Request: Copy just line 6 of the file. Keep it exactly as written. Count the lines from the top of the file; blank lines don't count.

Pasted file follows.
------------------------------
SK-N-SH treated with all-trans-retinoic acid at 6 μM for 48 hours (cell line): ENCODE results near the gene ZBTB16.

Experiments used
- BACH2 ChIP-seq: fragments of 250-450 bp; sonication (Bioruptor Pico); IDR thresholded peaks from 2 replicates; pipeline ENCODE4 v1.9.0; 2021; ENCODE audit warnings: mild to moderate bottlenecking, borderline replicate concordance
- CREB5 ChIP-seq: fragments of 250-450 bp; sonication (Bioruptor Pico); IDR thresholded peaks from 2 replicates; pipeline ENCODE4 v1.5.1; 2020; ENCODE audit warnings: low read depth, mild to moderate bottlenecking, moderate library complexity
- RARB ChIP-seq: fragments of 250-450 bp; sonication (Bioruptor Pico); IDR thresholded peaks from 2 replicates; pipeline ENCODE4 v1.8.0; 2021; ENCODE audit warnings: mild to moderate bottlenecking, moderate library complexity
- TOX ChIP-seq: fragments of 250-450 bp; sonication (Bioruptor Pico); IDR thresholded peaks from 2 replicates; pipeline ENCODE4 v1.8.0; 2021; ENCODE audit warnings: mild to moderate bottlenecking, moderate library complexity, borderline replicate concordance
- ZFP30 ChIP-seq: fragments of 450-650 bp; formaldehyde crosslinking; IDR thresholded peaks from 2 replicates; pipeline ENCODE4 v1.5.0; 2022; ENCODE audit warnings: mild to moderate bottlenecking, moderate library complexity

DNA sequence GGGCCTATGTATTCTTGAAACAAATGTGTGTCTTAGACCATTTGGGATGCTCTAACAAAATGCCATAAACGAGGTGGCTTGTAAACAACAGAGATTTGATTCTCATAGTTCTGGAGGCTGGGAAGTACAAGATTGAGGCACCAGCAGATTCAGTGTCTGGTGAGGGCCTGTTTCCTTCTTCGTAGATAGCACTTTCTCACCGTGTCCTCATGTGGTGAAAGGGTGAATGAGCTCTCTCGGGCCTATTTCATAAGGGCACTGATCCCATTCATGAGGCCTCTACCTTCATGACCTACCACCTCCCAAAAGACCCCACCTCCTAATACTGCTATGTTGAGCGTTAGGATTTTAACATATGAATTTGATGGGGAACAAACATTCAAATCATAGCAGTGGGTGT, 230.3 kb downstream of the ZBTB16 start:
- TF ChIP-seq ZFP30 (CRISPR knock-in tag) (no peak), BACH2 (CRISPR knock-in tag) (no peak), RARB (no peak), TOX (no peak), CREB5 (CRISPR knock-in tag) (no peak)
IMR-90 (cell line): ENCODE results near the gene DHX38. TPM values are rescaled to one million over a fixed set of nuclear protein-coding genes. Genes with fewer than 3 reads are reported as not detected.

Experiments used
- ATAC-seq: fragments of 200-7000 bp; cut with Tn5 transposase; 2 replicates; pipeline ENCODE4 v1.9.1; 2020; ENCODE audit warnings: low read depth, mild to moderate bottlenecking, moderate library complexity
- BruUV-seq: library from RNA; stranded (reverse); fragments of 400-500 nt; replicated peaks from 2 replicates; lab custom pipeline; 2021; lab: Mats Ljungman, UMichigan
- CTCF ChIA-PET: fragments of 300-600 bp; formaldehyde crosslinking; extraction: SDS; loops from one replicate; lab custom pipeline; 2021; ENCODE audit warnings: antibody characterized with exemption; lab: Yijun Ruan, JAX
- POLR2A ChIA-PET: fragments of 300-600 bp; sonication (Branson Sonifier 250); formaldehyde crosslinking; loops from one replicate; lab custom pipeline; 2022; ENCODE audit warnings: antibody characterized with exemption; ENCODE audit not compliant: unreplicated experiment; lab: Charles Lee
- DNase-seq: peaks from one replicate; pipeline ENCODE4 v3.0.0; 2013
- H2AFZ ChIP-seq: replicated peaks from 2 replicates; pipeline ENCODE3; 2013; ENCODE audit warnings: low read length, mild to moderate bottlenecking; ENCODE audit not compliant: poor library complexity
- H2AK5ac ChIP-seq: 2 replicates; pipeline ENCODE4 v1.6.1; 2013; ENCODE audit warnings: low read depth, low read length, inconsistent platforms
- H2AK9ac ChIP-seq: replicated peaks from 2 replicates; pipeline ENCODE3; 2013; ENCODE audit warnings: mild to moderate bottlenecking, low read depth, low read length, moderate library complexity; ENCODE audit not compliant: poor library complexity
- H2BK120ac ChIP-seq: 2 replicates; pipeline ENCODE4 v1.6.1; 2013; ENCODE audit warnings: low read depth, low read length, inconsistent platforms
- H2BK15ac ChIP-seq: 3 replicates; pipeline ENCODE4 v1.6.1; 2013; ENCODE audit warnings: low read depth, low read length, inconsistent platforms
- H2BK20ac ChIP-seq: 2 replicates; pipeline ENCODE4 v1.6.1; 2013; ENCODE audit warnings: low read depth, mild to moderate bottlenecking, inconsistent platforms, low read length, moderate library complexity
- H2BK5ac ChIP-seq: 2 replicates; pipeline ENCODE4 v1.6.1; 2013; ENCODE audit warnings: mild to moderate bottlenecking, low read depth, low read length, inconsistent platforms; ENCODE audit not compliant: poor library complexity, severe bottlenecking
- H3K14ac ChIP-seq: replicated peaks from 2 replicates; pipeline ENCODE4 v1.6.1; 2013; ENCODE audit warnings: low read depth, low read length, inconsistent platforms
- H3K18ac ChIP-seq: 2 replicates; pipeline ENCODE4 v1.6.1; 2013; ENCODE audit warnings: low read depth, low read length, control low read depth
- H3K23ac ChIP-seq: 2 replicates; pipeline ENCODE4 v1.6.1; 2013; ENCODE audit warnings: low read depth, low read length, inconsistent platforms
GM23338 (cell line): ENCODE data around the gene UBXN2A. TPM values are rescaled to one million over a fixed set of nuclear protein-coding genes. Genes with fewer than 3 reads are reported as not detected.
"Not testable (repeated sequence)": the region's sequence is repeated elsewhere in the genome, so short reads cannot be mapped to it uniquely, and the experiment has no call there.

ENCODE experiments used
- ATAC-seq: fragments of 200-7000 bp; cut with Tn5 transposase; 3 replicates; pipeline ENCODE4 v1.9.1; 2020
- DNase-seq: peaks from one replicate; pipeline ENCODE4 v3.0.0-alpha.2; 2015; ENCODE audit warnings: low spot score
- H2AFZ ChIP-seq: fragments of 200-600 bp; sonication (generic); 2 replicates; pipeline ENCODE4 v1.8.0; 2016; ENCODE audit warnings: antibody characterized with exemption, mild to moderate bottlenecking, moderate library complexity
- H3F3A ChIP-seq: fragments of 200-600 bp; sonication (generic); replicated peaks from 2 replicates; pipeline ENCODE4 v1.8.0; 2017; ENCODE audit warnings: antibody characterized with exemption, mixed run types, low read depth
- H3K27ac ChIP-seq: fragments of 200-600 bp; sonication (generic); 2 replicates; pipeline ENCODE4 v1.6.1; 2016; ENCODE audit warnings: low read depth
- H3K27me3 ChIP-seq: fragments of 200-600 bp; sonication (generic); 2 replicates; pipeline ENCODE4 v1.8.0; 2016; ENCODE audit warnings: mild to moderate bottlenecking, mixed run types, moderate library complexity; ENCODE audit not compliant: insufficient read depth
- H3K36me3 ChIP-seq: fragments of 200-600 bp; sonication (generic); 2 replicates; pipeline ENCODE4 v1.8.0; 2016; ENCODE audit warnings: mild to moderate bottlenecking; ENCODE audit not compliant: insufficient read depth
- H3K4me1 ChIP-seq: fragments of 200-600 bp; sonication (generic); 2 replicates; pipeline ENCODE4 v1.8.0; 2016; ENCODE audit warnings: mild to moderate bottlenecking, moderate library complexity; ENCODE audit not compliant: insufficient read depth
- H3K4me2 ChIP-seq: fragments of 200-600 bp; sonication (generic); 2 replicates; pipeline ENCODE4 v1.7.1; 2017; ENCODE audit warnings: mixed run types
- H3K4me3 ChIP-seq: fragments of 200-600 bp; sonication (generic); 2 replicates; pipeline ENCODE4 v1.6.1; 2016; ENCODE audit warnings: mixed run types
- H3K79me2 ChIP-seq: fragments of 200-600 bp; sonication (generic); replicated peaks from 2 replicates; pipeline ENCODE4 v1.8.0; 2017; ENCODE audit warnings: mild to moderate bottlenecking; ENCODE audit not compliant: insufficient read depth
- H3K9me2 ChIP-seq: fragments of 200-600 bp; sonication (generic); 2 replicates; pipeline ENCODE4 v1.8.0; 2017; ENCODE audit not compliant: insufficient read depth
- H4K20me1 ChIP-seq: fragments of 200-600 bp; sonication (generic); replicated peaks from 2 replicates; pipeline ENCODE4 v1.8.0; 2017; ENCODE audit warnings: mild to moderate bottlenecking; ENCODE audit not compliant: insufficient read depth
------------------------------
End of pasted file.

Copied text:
- TOX ChIP-seq: fragments of 250-450 bp; sonication (Bioruptor Pico); IDR thresholded peaks from 2 replicates; pipeline ENCODE4 v1.8.0; 2021; ENCODE audit warnings: mild to moderate bottlenecking, moderate library complexity, borderline replicate concordance